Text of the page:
Guidelines for Writing a Literary
Critical Analysis

 

What is a literary critical analysis?

A literary critical analysis explains a work of fiction, poetry or drama by means of interpretations. The goal of a literary analysis (as with any other analysis) is to broaden and deepen your understanding of a work of literature.

 

What is an interpretation?

An interpretation is an individual response that addresses meaning—in literature, how meaning is conveyed through literary elements and what their significance is to the text overall.

Example: The mother in Jamaica Kinkaid's story “Girl” cannot speak directly of her love for her daughter, so Kinkaid uses details about a woman’s everyday life to convey her pride and anxiety about her daughter.

 

How do you develop an interpretation?

Interpretations are developed by an in-depth examination of a text. An interpretation often will be the thesis of your paper.

 

How do you conduct an "in-depth" examination of a text?

1. Before reading the work, make sure to examine the title carefully. Often the title is a clue to an important idea in the work.

2. Make sure you look up in the dictionary any words with which you are not familiar.

3. After reading the work the first time, ask yourself the following questions:

  • What is the geographical, historical and social setting? How does this affect the story or poem?
  • Who is (are) the main character(s)?
  • Who are the secondary characters, and how are they linked to the main characters?
  • Does the main character change? If so, how and why? If not, why not?
  • What is the conflict? Can you trace the development and resolution of the conflict?
  • Who is telling the story? How does this influence the story or poem?
  • In poetry, can you find a pattern of rhyme and meter?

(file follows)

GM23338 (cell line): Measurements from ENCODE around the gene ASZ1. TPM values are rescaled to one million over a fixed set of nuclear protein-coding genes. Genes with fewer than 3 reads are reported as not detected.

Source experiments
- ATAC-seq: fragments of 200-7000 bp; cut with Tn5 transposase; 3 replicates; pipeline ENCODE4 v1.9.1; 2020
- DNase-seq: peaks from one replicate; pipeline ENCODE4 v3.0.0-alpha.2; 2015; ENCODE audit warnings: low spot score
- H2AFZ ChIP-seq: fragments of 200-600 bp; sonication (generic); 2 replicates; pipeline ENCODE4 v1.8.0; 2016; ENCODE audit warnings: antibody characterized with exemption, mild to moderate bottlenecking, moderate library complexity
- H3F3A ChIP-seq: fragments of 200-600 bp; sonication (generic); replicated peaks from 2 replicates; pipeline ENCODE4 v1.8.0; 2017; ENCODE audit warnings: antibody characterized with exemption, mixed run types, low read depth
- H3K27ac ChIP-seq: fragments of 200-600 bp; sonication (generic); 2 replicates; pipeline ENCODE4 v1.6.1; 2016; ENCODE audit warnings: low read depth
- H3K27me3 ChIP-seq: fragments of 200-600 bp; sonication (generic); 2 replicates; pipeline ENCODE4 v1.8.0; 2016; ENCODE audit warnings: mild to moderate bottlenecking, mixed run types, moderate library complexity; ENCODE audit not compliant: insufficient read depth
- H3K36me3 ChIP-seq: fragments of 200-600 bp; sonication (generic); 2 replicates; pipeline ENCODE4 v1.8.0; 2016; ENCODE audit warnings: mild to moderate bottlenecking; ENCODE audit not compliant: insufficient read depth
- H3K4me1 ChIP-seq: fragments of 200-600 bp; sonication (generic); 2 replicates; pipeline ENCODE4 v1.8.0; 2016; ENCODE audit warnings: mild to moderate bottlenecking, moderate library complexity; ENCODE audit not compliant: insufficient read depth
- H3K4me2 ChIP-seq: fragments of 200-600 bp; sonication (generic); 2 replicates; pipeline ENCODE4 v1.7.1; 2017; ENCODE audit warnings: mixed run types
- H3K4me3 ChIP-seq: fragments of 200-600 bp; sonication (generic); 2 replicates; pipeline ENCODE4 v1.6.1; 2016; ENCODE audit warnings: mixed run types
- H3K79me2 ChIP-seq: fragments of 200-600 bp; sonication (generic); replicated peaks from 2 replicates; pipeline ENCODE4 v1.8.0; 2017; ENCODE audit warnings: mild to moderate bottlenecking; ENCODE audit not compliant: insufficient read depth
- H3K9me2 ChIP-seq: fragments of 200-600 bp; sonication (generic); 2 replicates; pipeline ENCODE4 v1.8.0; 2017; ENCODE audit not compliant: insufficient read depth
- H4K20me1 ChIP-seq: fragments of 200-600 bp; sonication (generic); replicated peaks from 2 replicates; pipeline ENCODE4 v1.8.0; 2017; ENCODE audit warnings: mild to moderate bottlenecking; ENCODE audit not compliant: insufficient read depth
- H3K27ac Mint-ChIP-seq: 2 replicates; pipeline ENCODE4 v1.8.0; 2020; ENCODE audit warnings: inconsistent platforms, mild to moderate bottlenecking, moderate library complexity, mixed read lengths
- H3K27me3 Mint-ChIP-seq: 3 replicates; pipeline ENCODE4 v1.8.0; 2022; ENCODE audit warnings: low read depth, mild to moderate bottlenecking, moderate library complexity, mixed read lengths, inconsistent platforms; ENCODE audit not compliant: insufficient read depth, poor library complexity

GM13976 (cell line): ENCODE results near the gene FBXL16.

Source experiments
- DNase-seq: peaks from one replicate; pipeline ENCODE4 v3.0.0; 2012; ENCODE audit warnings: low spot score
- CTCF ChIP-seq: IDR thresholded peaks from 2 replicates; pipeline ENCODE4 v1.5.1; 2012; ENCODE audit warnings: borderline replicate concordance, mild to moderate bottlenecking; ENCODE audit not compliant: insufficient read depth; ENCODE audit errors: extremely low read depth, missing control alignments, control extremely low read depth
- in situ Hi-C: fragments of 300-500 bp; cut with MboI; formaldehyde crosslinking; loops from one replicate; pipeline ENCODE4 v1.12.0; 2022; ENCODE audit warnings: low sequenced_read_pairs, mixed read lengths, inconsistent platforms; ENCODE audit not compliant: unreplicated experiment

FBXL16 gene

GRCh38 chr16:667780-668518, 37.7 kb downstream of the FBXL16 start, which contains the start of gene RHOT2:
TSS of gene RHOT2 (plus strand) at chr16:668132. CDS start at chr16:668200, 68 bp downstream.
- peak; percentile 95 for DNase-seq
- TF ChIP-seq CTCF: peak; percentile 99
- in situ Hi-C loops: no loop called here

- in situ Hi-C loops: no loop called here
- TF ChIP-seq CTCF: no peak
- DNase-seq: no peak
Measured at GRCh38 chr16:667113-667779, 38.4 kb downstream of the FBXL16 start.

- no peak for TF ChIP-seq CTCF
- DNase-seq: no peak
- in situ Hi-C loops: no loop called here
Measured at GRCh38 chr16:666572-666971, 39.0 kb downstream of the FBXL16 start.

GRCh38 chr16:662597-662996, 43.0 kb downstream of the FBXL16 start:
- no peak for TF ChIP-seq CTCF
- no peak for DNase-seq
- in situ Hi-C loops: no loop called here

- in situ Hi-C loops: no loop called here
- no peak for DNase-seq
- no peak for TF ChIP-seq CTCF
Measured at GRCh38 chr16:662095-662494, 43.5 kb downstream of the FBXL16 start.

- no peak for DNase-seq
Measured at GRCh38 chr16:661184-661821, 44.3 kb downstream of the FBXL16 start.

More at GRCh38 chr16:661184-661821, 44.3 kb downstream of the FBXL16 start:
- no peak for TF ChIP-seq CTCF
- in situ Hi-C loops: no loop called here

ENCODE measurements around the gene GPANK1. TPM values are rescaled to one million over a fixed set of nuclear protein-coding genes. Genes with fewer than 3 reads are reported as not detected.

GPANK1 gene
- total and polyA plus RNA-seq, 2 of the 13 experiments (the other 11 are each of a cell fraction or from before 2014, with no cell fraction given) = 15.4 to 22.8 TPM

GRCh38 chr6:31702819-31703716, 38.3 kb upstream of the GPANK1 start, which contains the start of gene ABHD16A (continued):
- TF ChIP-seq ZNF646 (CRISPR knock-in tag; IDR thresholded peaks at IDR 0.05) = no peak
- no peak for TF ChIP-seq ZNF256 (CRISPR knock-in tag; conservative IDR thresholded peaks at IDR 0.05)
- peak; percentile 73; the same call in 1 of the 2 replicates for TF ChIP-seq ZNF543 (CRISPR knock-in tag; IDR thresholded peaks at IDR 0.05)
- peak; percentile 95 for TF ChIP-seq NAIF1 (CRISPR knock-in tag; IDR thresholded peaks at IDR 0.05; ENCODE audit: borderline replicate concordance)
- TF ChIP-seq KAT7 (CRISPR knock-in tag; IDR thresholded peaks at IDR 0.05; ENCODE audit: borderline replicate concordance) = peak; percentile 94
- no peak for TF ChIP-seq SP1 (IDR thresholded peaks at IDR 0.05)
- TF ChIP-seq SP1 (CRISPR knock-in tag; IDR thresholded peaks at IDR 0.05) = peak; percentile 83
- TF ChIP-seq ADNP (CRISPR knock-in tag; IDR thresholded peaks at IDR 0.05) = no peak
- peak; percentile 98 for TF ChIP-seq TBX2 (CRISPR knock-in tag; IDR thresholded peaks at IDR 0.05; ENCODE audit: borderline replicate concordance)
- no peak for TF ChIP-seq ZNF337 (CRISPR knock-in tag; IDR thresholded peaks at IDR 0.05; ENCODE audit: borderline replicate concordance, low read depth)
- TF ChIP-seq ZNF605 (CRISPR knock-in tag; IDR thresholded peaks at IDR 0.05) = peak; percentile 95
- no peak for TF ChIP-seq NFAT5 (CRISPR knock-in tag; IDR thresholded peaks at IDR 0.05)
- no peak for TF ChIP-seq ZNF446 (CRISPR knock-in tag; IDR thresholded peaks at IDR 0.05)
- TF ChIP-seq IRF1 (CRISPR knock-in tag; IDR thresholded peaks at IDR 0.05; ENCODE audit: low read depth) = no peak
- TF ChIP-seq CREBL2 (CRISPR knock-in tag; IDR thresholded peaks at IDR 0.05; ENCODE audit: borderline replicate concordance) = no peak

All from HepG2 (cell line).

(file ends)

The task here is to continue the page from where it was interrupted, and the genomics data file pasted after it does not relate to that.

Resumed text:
4. As you re-read the work, make sure you can answer these questions. Then ask yourself the following questions, which may help you to discover deeper meanings that will lead you to an interpretation.

  • Can you summarize the author's meaning in one paragraph?
  • Can you state a theme of the work in one sentence?
  • Can you identify any symbols or metaphors? What do they mean?

 


How do you prove your interpretation?

You prove your interpretation by finding a pattern of examples in the literature that support your idea. You find this pattern in the literary elements, such as plot, point of view, character, setting, symbols, tone, and style. How do these elements contribute to a work’s expression and meaning? In poetry, the uses of language (rhyme, meter and metaphors) are also patterns that can support your interpretation or way of reading a text.

 


If interpretations are an individual response, are all interpretations valid?

Because an interpretation must be supported, the strength or weakness of your interpretation rests on the strength or weakness of your argument. In other words, you must organize a discussion that convinces the reader that your point of view is astute.

 


Where do you find evidence to support your interpretation?

In a literary analysis evidence is found mainly from the work you are discussing. Secondary sources (published critical analyses) may support your point of view as well.

 


How much of the story should you retell in a critical analysis?

You do need to locate your reader to the scene or section of the poem that you are discussing; therefore, some plot summary is necessary, but re-telling the story or a poem is not considered an analysis. You can assume your reader has read the work.

 


What should be documented in a critical analysis?

Any secondary sources must, of course, be documented. Also, direct quotes should be documented. Unlike secondary sources, a summary of a literary scene or event does not need documentation. For this course, MLA style documentation is used.

 


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